I will also add that this section of the paper is confounded by the fact that 100% stocks provides the lowest failure probabilities when withdrawal rates and retirement durations are sufficiently high. It is hard to beat 100% stocks in this regard. Even when Mr. Blanchett removes the fixed asset allocation strategies in order to just compare the lifecycle strategies, the majority winner becomes the "concave" strategy that starts with 100% stocks, because this will be the strategy with the highest average stock allocation.
Mr. Blanchett also makes an important point in this section about the sensitivity of the results. He finds in one case that when the withdrawal rate increases by 0.2 percentage points or the retirement duration increases by 2 years, the strategy providing the lowest failure rate changes from fixed 30% stocks to fixed 80% stocks. Because he doesn't trust that retirees will successfully use 100% stocks, and because of concerns about the sensitivity of the results to small changes, he concludes that a balanced 60/40 fixed asset allocation strategy will best serve the needs of retirees. This is more or less in line with what most retirement withdrawal rate studies use.
Adjusting the Results for Risk
Mr. Blanchett rightly notices that minimizing the probability of failure is not the only criteria that may matter to people. 100% stocks does so well, but he is concerned that with such volatile portfolios retirees may be tempting to make grave mistakes such as departing from the strategy and selling stocks at their lowest points.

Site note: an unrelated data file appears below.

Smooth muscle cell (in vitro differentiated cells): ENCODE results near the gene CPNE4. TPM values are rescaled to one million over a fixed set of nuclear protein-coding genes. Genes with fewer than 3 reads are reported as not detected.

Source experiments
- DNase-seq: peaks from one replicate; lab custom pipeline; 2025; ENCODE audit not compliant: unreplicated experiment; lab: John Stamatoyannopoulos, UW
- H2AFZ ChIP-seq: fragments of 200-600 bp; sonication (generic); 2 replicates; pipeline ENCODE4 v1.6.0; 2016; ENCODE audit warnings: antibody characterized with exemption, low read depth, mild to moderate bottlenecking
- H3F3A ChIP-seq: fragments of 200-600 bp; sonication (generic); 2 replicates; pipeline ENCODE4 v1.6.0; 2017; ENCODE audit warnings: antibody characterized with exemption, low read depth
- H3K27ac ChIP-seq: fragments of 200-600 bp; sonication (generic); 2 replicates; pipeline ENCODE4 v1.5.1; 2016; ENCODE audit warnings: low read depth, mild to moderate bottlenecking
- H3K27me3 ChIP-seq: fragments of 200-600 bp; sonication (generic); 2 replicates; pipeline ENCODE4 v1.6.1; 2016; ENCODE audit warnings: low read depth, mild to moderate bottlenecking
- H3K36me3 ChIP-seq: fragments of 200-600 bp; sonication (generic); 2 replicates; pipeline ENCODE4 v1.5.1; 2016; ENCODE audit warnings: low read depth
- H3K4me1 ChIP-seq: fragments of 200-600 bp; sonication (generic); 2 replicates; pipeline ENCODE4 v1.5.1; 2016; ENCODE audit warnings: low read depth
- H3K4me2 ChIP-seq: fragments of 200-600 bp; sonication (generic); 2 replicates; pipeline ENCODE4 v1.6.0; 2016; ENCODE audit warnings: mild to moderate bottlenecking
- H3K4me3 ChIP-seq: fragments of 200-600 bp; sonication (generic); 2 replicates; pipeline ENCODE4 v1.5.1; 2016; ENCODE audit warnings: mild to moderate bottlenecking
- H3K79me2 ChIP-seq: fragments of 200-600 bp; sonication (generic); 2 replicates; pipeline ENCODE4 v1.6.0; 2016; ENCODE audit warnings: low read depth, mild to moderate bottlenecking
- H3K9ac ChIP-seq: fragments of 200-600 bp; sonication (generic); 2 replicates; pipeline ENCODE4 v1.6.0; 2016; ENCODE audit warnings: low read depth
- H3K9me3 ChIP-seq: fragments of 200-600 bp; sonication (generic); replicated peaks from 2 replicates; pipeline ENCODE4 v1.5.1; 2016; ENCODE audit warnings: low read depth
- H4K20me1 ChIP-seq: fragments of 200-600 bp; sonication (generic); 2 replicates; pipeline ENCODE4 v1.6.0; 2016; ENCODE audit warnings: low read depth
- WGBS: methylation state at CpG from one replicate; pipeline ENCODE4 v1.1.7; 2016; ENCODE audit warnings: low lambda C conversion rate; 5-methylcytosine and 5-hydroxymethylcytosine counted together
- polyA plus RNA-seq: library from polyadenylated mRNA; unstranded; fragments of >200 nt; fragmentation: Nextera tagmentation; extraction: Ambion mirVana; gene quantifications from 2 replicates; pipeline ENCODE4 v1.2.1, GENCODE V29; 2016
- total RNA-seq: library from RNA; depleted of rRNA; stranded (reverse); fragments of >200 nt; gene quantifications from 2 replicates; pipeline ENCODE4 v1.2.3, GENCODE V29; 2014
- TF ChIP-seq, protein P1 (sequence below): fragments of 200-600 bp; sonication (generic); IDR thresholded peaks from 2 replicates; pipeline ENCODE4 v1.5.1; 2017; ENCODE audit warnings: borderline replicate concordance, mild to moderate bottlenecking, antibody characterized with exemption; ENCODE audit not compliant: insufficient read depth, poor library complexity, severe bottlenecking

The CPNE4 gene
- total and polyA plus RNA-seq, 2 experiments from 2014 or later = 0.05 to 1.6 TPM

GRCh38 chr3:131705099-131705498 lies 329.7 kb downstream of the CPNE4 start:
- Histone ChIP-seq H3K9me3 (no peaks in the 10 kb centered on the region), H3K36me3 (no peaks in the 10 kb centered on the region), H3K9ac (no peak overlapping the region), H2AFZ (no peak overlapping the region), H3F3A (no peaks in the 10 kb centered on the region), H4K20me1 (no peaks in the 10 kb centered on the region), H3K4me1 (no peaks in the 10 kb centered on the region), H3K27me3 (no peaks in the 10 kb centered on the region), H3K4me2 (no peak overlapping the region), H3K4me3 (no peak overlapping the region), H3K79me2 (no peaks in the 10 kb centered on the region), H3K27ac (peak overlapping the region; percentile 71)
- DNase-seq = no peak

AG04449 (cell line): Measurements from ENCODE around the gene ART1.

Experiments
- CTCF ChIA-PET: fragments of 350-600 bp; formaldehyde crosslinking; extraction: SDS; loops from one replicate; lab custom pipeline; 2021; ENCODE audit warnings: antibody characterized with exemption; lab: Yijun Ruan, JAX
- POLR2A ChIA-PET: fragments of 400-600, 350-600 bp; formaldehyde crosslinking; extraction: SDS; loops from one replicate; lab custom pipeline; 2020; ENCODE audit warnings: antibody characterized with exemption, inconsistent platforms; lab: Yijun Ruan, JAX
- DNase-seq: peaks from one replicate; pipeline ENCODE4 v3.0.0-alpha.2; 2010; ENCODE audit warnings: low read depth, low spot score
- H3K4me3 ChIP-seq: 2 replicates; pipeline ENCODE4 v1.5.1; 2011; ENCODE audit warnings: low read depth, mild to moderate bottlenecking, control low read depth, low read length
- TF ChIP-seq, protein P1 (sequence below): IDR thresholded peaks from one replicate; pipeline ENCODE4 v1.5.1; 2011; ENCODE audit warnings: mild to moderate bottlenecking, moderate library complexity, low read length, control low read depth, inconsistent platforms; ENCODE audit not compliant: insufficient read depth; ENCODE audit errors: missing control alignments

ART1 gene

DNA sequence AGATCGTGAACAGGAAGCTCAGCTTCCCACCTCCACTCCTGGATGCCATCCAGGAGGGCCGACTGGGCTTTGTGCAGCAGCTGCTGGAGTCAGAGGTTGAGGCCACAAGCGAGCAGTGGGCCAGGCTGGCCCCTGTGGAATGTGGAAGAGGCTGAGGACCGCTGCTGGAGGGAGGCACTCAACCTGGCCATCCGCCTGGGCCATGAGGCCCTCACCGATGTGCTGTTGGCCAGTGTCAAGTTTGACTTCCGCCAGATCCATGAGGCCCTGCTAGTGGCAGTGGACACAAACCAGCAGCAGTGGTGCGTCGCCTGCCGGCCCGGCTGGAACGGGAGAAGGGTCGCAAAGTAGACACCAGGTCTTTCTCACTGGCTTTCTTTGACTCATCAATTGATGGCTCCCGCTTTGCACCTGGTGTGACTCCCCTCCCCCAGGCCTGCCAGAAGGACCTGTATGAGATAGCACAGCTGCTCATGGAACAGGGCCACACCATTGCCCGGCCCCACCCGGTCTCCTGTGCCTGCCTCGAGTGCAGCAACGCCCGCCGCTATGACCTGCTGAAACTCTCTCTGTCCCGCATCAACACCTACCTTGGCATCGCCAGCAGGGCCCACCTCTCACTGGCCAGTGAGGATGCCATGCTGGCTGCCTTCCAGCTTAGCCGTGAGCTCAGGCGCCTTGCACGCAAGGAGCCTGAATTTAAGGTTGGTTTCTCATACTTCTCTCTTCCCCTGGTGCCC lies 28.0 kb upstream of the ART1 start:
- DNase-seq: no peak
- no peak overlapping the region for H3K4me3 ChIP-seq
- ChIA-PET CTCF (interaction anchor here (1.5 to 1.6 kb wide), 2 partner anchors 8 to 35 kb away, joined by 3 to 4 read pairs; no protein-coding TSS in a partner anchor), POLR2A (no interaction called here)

He provides an alternative measure which he calls the "Success to Variability ratio". It is the failure rate for a withdrawal rate and asset allocation strategy divided by the standard deviation of the underlying portfolio of assets. In maximizing this ratio, he finds that the strategy which works most frequently changes from 100% stocks to 100% bonds. An exact reversal. He concludes that both strategies are still too extreme, and again supposes that a more balanced 60/40 portfolio will provide the best path forward for retirees.
While his points are quite valid, there is a lot more to this risk story to consider as well. Even if retirees don't suffer the sleepless night worrying about a 100% stock allocation, the probability of failure is not the only important criterion for them to consider. Retirees may also wish to know how spectacularly they might fail as well, such as how many years pass before the portfolio hits zero. While 100% stocks might provide the lowest probability of failure in some circumstances, it may nonetheless still provide some of the very worst outcomes of any strategy. This is something that risk averse retirees may wish to protect against.